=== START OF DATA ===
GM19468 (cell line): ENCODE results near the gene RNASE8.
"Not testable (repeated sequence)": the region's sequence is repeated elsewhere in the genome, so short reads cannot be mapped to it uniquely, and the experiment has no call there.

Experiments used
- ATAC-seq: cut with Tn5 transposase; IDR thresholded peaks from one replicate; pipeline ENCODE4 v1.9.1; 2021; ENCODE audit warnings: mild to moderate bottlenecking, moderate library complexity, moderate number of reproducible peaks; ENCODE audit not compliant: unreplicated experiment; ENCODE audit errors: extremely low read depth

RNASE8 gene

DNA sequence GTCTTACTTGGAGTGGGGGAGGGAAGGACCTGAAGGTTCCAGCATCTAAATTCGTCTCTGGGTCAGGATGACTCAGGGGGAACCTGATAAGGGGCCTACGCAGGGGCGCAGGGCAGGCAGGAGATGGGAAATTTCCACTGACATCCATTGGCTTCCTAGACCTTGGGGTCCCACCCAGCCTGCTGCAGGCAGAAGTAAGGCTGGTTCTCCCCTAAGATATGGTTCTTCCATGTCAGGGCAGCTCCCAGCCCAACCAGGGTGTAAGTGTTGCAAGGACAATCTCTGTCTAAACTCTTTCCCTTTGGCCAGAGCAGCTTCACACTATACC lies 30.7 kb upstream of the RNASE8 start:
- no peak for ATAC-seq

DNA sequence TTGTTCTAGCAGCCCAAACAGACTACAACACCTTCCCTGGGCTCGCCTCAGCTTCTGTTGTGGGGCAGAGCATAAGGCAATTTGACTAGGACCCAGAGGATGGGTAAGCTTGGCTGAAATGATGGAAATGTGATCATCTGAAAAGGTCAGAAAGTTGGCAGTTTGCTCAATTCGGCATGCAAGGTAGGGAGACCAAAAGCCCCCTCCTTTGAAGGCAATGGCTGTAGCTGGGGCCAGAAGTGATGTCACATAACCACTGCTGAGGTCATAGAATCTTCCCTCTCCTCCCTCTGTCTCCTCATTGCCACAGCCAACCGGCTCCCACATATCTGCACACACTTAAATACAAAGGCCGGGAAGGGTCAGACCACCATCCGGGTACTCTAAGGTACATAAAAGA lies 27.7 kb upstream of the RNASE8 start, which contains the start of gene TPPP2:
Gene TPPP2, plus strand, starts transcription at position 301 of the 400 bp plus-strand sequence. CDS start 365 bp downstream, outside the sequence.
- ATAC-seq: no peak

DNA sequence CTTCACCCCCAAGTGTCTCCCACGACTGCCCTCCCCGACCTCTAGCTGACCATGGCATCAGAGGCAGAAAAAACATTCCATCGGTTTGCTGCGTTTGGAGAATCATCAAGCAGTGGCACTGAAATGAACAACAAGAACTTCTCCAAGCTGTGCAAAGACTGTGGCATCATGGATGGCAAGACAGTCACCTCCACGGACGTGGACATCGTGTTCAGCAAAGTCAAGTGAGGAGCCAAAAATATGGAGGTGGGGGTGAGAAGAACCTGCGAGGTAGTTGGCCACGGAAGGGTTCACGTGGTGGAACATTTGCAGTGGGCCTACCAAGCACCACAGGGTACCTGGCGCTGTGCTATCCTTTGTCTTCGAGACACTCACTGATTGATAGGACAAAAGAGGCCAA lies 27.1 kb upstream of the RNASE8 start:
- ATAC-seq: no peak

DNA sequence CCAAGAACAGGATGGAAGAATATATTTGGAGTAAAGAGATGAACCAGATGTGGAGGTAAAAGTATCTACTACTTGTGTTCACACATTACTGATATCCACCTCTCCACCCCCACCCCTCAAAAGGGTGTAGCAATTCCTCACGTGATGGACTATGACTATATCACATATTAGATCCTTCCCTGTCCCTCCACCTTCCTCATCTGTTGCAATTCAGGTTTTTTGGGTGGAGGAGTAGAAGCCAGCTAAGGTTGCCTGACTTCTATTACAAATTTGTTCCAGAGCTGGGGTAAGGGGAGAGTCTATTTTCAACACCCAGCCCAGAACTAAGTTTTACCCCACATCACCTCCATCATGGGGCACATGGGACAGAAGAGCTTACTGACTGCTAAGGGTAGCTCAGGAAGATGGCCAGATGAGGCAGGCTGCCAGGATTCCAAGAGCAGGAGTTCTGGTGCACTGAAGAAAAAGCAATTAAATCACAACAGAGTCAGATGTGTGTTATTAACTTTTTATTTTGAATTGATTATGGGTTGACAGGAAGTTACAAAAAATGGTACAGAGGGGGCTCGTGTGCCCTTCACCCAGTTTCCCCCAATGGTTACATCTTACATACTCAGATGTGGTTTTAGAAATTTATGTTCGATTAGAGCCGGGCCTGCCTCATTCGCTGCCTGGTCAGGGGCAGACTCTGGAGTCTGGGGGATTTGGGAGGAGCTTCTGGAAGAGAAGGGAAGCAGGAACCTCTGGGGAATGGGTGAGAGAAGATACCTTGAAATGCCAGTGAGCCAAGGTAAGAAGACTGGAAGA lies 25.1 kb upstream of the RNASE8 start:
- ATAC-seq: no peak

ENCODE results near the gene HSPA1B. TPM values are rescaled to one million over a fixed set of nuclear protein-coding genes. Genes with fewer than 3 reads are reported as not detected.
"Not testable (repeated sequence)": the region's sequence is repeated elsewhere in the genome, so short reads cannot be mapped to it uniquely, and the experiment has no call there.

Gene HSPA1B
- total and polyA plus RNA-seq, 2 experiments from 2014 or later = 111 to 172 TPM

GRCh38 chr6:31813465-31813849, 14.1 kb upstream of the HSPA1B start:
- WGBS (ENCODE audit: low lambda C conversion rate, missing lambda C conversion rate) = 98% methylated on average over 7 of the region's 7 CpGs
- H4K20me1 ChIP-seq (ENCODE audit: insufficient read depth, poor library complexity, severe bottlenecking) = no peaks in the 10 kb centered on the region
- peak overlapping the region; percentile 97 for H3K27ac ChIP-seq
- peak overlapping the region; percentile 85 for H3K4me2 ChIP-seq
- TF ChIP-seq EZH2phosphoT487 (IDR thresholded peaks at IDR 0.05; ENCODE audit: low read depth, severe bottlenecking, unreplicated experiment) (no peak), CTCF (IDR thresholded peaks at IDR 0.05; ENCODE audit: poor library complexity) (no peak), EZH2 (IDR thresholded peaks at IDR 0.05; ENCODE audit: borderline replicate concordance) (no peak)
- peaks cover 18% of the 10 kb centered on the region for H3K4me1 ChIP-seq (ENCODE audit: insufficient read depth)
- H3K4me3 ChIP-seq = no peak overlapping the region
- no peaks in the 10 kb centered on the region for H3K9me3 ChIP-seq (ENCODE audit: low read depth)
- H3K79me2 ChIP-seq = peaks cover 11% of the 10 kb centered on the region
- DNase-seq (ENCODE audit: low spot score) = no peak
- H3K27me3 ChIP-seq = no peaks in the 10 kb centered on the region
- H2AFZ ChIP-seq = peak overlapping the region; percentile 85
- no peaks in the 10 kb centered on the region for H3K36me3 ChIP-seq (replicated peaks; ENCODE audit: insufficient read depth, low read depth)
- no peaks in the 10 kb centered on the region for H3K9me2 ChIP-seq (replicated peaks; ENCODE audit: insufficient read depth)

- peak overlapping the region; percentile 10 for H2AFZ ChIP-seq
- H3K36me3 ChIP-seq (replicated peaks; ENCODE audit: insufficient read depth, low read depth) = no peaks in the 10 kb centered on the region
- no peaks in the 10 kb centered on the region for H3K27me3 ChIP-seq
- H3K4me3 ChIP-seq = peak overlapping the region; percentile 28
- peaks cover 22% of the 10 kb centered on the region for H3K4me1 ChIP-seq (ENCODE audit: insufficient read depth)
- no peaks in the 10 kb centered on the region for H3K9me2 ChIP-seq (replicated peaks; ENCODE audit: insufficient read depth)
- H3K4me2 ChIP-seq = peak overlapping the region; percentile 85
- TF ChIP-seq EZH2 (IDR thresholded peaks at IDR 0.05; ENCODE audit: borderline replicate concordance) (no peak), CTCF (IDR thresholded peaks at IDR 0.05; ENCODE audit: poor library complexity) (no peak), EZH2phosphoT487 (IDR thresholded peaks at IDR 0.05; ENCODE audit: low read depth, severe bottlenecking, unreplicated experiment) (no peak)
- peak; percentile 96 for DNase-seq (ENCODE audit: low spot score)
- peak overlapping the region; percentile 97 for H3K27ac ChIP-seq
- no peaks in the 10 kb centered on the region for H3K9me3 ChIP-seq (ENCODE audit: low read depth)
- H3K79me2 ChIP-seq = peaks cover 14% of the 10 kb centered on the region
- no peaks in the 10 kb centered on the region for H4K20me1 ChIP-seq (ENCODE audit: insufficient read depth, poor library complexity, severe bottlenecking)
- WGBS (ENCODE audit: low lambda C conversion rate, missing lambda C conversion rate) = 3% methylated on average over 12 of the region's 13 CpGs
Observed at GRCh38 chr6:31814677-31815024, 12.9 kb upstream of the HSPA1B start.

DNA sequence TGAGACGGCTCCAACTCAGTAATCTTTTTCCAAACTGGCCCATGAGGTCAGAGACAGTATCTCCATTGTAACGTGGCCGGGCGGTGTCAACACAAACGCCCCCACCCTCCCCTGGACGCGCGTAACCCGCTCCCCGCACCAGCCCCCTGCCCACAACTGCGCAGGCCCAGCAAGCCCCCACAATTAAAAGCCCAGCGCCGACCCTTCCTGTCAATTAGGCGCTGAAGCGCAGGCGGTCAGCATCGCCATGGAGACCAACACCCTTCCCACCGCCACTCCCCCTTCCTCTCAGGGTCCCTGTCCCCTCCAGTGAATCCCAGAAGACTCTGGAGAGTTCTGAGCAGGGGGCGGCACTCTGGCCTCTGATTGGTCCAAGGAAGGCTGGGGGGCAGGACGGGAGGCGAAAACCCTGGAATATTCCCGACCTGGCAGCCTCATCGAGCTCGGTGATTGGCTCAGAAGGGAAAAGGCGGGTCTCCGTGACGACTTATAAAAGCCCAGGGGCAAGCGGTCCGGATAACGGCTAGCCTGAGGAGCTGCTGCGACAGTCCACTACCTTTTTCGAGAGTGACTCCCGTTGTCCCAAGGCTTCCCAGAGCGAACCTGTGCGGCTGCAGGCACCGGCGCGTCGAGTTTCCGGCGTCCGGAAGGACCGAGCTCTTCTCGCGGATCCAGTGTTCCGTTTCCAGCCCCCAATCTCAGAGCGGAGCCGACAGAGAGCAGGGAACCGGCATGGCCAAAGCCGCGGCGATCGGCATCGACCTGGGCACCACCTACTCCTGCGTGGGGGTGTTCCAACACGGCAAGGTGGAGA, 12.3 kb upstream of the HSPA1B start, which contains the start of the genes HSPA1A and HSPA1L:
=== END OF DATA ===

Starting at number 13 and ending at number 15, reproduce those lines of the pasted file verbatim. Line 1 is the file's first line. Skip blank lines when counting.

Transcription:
DNA sequence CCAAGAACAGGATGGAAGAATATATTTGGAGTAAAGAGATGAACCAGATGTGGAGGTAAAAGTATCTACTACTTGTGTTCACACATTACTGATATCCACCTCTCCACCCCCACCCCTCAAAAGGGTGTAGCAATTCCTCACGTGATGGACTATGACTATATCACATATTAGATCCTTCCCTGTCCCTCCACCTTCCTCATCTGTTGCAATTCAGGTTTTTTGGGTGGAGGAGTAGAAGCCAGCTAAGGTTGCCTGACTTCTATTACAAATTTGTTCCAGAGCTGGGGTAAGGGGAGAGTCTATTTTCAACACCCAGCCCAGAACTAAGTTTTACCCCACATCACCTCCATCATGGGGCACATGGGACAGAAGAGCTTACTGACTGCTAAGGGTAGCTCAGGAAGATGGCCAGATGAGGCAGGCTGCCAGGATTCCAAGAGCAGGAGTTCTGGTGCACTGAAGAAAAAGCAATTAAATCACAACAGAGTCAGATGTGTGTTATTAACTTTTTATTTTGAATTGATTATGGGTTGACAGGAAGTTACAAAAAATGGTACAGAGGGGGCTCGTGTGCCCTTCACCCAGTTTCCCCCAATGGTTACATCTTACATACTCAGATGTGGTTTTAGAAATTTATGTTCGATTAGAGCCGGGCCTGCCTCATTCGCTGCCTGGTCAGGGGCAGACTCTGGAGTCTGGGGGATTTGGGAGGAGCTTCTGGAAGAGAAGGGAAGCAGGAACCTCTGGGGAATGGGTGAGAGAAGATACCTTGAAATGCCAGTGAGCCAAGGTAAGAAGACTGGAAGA lies 25.1 kb upstream of the RNASE8 start:
- ATAC-seq: no peak

ENCODE results near the gene HSPA1B. TPM values are rescaled to one million over a fixed set of nuclear protein-coding genes. Genes with fewer than 3 reads are reported as not detected.